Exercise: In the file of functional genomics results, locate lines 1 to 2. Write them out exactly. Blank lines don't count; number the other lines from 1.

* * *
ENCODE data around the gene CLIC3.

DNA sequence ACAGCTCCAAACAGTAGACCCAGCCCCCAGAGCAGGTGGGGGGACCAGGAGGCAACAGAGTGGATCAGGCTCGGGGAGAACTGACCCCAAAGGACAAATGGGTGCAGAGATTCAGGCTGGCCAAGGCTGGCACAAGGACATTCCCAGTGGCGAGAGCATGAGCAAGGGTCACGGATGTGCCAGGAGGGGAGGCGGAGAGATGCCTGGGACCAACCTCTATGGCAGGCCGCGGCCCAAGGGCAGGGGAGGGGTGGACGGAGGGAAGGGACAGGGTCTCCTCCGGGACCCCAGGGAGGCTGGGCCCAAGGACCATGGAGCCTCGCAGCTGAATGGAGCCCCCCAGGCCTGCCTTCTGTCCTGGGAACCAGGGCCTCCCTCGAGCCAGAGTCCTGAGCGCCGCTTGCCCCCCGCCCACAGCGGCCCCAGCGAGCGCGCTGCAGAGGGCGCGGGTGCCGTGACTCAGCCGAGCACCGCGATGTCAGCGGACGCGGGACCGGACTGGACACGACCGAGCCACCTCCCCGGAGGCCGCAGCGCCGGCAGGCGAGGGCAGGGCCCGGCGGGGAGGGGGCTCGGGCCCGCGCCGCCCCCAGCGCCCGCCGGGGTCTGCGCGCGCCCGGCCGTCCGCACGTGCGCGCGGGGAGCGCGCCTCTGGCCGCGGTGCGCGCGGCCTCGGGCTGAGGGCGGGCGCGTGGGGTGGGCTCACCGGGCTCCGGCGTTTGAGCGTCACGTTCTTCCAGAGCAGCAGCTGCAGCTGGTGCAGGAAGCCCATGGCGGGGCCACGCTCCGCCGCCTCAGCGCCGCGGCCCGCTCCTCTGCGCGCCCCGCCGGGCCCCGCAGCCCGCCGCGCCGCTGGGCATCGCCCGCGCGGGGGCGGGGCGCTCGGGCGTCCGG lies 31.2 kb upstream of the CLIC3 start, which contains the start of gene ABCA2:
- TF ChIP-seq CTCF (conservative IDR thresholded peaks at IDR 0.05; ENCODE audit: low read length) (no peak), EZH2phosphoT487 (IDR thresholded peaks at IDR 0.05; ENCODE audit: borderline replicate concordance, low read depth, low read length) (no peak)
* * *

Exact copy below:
ENCODE data around the gene CLIC3.

DNA sequence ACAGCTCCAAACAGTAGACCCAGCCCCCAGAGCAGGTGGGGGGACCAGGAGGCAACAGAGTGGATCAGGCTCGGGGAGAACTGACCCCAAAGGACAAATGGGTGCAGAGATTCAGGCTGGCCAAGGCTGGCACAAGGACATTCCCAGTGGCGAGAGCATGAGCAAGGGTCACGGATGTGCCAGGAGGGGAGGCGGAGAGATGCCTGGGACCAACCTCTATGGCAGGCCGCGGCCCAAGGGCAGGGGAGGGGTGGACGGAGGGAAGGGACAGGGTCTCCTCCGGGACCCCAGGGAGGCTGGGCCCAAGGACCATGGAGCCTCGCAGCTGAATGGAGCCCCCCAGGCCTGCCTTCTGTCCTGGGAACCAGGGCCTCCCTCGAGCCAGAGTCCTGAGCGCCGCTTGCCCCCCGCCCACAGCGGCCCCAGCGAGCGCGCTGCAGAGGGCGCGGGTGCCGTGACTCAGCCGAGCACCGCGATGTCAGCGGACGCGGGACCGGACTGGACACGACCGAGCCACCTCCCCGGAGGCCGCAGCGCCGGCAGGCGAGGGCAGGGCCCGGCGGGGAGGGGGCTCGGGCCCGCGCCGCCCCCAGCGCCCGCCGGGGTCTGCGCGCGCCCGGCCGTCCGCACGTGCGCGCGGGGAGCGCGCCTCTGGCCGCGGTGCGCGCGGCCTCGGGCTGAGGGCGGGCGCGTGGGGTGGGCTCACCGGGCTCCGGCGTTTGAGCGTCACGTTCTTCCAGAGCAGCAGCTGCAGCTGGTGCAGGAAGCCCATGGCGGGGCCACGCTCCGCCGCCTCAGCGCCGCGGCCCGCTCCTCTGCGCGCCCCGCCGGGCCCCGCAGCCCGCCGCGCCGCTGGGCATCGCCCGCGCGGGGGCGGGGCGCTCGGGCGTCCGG lies 31.2 kb upstream of the CLIC3 start, which contains the start of gene ABCA2: